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Are Maruti’s woes over? PDF Print E-mail
Tuesday, 08 November 2011 00:00
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Are Maruti’s woes over?

VRS for union leaders have dented the firm’s image

 

Given how Sonu Gujjar and his band of workers striking work thrice made Maruti Suzuki lose around 75,000 cars of production and revenues of R2,200 crore in just the past five months, a cynical view is that Maruti has done well to buy off the troublemakers with very generous VRS or ‘full and final settlements’. The figures vary from the R16 lakh mentioned the first day the news broke to even R1 crore for Gujjar, but whatever they are, they are many times more than what is warranted under the law. Although Maruti says it has done nothing wrong, it is surely problematic that no one, not even shareholders, knew of the deal until the press broke the story. Though some have justified the action by saying buying off trade union leaders is an age-old practice, the issue is whether this will buy Maruti the industrial peace it so desperately needs. Being perceived, rightly or wrongly, as a company which has bought out trade union leaders will likely increase suspicion among workers—indeed, Maruti’s workers are right now preparing to elect another lot of office-bearers for the union. Another side effect is that instead of trusting over-arching trade unions, workers may opt for smaller cohesive unions, all of which complicates dealing with workers that much more.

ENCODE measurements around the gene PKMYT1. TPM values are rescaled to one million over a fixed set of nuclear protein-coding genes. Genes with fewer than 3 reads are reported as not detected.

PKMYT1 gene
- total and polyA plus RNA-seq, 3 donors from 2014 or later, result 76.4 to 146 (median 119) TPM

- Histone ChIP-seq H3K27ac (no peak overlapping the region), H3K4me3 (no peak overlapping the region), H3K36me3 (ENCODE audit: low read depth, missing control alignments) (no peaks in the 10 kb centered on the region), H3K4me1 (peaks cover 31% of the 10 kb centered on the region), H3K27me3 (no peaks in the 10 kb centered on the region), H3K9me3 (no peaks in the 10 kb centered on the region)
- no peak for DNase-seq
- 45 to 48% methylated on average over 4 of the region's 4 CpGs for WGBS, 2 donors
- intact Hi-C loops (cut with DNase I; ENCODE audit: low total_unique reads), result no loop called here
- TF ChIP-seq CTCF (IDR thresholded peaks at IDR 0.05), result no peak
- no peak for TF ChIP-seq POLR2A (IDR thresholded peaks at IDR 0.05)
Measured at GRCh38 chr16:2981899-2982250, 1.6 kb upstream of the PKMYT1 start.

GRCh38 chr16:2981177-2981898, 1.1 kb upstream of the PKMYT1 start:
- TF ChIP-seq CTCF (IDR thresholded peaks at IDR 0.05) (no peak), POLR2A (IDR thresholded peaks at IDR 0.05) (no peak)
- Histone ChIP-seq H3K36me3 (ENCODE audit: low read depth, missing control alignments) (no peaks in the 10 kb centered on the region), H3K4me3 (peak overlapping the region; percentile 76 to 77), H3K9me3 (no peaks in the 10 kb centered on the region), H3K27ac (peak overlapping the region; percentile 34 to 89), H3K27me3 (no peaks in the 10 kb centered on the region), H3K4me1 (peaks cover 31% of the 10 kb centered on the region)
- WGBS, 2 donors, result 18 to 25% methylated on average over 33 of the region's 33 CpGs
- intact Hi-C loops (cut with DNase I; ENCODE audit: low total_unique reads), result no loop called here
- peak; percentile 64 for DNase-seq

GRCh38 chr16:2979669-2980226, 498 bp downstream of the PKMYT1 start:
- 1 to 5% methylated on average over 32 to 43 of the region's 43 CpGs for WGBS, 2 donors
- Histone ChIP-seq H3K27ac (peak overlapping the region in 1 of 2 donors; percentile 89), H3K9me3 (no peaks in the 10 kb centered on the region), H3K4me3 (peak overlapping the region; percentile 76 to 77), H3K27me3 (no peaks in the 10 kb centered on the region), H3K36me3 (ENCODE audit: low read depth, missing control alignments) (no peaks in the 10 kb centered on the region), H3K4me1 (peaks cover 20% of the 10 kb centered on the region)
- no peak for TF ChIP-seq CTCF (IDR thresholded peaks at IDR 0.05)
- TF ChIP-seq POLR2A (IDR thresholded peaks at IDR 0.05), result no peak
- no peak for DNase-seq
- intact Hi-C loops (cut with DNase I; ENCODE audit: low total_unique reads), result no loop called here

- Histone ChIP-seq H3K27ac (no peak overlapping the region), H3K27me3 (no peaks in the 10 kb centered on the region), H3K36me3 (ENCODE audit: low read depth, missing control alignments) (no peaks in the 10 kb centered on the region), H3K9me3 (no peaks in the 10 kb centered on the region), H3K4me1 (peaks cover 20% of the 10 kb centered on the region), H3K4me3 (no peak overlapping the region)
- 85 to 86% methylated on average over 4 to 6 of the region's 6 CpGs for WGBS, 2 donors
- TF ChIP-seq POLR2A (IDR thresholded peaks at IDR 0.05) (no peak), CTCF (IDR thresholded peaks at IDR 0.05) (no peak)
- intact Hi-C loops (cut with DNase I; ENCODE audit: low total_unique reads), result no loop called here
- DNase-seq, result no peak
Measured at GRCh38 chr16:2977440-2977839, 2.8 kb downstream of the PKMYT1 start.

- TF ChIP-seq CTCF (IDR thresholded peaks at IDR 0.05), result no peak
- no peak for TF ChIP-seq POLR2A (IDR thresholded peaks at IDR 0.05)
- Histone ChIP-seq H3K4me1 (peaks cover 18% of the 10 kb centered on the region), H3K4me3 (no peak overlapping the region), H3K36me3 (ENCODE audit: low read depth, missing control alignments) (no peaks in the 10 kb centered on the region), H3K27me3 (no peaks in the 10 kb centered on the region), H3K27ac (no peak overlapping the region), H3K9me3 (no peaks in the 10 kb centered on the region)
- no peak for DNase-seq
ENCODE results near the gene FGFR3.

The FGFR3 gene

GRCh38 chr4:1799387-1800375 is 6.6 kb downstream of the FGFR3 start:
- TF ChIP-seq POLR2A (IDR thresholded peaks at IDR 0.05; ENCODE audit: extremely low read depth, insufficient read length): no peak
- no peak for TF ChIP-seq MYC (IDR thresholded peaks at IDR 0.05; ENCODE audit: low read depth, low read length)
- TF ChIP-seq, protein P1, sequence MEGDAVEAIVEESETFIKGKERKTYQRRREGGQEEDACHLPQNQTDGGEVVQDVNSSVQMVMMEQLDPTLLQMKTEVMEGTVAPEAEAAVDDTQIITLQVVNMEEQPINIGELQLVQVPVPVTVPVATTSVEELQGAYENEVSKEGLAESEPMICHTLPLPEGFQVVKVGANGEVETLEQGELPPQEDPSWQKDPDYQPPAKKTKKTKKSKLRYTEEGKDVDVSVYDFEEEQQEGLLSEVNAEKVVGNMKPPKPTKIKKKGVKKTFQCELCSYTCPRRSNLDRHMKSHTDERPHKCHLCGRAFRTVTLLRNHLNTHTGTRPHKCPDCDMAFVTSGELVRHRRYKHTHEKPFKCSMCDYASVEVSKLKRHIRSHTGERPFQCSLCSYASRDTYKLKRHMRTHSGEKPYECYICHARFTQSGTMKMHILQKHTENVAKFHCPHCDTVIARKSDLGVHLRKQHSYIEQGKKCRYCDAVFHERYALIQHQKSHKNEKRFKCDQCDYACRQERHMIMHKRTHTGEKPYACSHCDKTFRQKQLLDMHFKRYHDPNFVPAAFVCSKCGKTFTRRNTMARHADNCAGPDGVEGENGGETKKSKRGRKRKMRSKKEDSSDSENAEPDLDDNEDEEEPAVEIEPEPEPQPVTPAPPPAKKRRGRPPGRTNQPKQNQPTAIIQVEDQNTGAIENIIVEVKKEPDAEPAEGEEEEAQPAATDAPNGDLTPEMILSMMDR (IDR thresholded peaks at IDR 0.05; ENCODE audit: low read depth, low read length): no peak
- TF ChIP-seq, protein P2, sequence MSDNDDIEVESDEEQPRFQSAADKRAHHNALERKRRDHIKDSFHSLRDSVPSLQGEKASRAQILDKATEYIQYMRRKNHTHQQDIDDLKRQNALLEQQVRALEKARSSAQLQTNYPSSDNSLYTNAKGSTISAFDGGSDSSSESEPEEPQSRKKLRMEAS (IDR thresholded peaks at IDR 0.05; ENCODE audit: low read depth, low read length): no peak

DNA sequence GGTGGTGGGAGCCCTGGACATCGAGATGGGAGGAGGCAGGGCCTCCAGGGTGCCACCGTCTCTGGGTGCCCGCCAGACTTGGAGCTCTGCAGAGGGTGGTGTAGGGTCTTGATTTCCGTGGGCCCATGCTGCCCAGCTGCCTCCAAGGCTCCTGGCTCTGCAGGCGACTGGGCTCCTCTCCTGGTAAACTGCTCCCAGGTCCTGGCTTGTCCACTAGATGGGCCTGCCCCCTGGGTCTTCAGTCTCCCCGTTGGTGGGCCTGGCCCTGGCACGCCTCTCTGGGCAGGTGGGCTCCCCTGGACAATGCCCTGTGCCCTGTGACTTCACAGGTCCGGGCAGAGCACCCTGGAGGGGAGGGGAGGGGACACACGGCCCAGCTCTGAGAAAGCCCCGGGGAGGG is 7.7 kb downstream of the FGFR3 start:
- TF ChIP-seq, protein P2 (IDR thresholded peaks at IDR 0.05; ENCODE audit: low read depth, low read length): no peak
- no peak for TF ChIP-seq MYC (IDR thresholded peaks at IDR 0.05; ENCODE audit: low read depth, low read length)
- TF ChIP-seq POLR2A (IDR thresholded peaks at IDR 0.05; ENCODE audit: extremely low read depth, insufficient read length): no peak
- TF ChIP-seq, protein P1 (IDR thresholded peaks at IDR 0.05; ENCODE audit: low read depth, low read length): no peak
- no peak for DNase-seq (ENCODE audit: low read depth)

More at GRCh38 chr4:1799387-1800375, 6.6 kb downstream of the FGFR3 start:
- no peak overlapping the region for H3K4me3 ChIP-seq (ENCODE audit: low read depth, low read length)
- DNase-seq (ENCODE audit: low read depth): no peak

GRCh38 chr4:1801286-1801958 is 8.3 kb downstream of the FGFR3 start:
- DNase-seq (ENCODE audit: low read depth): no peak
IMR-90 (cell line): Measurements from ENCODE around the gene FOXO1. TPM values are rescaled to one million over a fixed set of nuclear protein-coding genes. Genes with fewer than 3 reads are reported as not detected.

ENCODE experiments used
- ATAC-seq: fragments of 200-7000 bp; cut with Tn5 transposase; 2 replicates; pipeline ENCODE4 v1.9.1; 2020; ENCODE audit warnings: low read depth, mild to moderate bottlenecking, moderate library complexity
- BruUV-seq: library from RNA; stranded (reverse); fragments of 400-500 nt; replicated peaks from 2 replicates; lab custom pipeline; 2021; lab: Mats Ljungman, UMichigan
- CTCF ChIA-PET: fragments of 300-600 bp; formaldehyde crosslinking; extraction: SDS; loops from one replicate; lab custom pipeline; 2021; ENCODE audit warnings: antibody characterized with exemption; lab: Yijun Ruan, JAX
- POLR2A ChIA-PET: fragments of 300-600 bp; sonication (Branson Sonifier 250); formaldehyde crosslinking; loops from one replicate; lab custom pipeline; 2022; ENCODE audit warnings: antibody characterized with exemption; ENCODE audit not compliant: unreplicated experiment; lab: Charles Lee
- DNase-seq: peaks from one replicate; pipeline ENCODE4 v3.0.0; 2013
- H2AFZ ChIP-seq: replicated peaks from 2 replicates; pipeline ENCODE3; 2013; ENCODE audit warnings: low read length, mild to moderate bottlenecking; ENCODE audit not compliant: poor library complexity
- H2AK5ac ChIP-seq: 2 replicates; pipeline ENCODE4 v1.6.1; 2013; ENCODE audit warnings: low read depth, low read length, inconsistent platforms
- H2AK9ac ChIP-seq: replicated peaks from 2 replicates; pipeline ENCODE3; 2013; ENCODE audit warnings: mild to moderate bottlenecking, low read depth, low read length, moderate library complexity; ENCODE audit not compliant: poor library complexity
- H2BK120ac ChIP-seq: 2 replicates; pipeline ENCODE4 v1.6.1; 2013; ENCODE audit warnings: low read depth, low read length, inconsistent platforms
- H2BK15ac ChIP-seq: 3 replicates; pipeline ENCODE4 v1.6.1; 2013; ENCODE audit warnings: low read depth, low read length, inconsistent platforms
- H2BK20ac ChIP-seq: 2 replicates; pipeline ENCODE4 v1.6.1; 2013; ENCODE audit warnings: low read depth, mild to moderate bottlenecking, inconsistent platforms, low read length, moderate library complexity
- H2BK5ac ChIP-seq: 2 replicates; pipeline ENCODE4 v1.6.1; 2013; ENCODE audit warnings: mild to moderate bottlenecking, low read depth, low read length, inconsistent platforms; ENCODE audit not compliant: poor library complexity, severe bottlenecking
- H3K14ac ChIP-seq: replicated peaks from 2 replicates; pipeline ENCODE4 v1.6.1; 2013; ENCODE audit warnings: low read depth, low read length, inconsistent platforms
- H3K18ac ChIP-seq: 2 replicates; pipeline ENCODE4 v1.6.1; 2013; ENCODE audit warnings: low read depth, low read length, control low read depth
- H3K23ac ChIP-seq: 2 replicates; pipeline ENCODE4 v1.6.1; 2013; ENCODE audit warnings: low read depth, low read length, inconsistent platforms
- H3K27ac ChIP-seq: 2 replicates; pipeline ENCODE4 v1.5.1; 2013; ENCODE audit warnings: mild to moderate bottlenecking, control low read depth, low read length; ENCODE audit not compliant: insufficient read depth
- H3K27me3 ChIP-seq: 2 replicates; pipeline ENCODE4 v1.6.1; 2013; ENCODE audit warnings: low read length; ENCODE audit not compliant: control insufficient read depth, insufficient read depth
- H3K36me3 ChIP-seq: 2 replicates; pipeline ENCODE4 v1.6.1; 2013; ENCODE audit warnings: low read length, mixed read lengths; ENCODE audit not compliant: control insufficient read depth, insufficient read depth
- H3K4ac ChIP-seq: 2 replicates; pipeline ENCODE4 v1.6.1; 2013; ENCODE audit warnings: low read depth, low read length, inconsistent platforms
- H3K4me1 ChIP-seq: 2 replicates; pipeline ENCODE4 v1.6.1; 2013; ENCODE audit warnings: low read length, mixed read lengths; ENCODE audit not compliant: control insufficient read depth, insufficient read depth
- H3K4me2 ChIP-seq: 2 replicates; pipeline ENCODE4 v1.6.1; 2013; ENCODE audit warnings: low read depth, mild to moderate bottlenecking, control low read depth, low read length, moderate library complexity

Ironically, since Maruti’s management’s original problem with the Manesar union was that it was trying to bring in political leaders through the back door, the VRS for Gujjar and other trade union leaders also strengthens the case for politically-affiliated trade unions since striking a deal with them becomes that much more difficult. Above all, the episode underscores the less than competent manner in which Maruti’s management has dealt with issues, first in letting the strike reach breaking point and in then ending it in this manner. Despite the much higher wages that Maruti pays in comparison with many in the industry, large enough sections of workers didn’t have faith in the management—now investor groups are also getting a bit worried.

 

 

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